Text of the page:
Label: Ministry Of Sound
Subculture Media Review:
(originally published on Suite 101)
One of two things has happened here: Either the team behind putting together the list of songs to be included on the album had no idea about hip-hop music, or they just couldn’t get the rights to the songs that wanted to include. Of the 54 so-called Greatest Hip-Hop songs of all time, only a very few of them deserve to have the word “greatest” put anywhere near them … many aren’t even hits. Some artists are severally misrepresented … I mean who in their right mind would say that “Joints & Jam” by the Black Eyed Peas or “Forgot About Dre” by Eminem are either artist’s best songs? Surely songs like “Stan” should have been a shoe-in.
But perhaps the biggest disservice to hip-hop is that one of the greatest hip-hop artists of all time doesn’t even get one track included. Did anyone in the Ministry of Sound offices ever remember a certain artist called 2Pac? If they did, then they might have thought of including a track like “California Love,” one of the best-selling singles of all time. These kinds of omissions are unforgivable and make the album look like a joke.
The poor song selection makes each of the three discs very hit-and-miss indeed. Disc One is chock full of ordinary tracks that even the most hardcore hip-hop fan would struggle with. “Ms. Jackson” by OutKast and “Get UR Freak On” by Missy Elliott are the only worthy mentions, but what’s the point of just two tracks out of eighteen being any good?
Disc Two lifts the game a little with some commericial hits by the likes of Nelly, Salt-N-Pepa, the Notorious B.I.G., Cypress Hill, Ice Cube, 50 Cent and Ice Cube, making it more than serviceable. But all that good work is undone by a very ordinary Disc Three that is only saved by some classics by Run-DMC, Tone Loc and Kelis.
At the end of the day, it doesn’t really matter whether it is simply poor song selection or the fact that Ministry of Sound couldn’t afford the rights to the songs they wanted, all that matters is that the album is an insult to hip-hop music and no one in their right mind would fork out $30 for it. A complete disaster!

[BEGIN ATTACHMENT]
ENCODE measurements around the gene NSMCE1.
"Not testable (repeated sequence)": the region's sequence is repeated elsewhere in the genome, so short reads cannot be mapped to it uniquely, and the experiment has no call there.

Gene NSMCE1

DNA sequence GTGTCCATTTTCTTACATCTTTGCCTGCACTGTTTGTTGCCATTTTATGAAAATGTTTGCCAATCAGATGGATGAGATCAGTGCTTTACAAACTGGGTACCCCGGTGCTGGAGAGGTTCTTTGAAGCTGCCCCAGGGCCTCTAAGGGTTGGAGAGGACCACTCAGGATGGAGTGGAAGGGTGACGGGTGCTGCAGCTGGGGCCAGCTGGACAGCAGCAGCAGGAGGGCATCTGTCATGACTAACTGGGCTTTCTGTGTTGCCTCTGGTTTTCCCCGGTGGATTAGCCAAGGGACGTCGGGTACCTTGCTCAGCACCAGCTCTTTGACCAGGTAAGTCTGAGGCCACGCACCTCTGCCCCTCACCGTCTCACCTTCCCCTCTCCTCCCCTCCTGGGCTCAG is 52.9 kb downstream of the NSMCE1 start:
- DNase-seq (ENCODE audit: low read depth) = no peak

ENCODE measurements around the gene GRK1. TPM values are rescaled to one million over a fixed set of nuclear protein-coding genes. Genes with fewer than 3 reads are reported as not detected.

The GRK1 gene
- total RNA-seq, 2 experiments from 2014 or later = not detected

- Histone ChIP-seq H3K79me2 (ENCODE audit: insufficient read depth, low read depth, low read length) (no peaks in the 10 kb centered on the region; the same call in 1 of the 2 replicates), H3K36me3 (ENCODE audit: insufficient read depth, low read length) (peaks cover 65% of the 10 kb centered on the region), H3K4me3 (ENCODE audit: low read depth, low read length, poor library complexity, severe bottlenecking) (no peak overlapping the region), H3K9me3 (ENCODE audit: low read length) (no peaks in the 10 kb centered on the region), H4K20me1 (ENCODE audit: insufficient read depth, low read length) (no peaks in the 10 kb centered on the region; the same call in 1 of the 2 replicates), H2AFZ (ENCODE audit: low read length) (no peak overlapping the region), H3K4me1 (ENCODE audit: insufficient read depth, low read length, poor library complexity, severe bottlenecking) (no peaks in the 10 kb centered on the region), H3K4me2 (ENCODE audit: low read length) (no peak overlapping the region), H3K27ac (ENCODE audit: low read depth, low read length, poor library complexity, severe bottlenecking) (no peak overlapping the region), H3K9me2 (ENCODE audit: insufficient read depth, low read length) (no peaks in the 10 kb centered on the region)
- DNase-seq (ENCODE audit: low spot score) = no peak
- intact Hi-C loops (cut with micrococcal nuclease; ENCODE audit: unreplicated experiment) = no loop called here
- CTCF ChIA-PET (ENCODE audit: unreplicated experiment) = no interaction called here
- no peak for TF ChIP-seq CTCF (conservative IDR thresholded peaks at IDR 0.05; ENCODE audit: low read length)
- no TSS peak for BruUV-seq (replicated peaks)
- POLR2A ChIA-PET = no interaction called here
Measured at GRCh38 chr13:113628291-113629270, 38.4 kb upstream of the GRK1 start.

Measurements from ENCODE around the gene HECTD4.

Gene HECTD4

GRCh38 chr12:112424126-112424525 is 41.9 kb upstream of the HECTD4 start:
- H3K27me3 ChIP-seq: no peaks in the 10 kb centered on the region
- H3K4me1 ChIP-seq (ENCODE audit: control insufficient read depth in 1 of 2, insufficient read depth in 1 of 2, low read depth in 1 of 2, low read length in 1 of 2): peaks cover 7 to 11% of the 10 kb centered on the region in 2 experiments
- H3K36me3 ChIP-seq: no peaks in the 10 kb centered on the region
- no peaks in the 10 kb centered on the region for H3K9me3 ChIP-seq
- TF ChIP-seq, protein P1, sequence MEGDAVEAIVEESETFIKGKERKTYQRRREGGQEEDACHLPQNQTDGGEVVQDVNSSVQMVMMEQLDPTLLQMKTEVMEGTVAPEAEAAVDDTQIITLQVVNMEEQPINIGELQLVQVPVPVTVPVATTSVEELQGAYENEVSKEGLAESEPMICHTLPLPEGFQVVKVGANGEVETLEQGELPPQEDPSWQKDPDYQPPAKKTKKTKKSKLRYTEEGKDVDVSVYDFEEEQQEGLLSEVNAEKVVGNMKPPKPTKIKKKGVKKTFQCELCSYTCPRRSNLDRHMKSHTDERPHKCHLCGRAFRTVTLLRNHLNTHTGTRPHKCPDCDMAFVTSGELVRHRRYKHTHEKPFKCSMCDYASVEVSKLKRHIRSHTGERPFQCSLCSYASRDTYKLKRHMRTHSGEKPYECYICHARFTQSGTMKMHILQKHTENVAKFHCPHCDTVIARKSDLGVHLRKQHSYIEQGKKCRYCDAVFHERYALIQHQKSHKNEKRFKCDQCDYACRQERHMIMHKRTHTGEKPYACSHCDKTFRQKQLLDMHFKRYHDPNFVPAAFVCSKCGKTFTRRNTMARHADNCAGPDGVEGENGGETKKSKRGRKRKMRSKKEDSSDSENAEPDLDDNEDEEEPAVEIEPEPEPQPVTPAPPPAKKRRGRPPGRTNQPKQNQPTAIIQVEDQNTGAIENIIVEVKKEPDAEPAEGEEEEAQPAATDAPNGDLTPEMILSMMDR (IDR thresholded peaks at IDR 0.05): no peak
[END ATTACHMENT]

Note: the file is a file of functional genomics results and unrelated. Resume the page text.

Over the years Ministry Of Sound Anthologies have become a Bible to dance music fans in the same way that any Triple J Hottest 100 is a must have for those who love alternative music. Now Ministry Of Sound have branched out and released Anthems: Hip-Hop to celebrate thirty years of hip-hop… a three disc set no less. But seriously perhaps they should stick to dance music because while Ministry Of Sound claim they have captured the 54 greatest hip-hop tracks of all time, they have certainly missed the mark.
Clearly what Ministry Of Sound meant to say was they have captured 54 hip-hop songs that were cheap enough to purchase because these albums are loaded with ordinary tracks (that could hardly be considered hits… and certainly don’t deserve to have the word ‘Greatest’ placed anywhere near them) while there are some huge omissions, such as 2Pac (surely with the number of times we hear “California Love” each year that should have be remembered) and Lil’ Kim (a huge mover and shaker in the hip-hop world). Other strange choices include “Forgot About Dre” as one of Eminem’s best songs (how about including one of his hits???) and “Joints & Jam” by The Black Eyed Peas… doesn’t take a genius to work out that it certainly wasn’t one of their greatest hits.
Disc One is the biggest offender with only OutKast’s “Ms. Jackson” and Missy Elliott’s “Get UR Freak On” saving it from being a complete waste of time. Disc Two certainly saves the day with 50 Cent, Ice Cube, DMX, Cypress Hill, Nelly, Slat-N-Pepa and The Notorious B.I.G. making for one hell of a party mix. It’s also nice to see “Kick, Push” by Lupe Fiasco getting a little bit of love… he has to be one of the most underrated hip-hop artists going around. Disc Three is again another right off with only Run-DMC, Tone Loc and Kelis there to save the day.
It seems Ministry Of Sound set itself a task beyond it’s reach when it tried to fill 3 discs with hits, there are certainly more than 3 discs worth of hip-hop hits out there, Ministry Of Sound just chose the wrong ones (or couldn’t get the rights to the ones they wanted… we have to give the benefit of the doubt there). Perhaps they would have been better just trying to make a single disc of hits and doing the genre proud.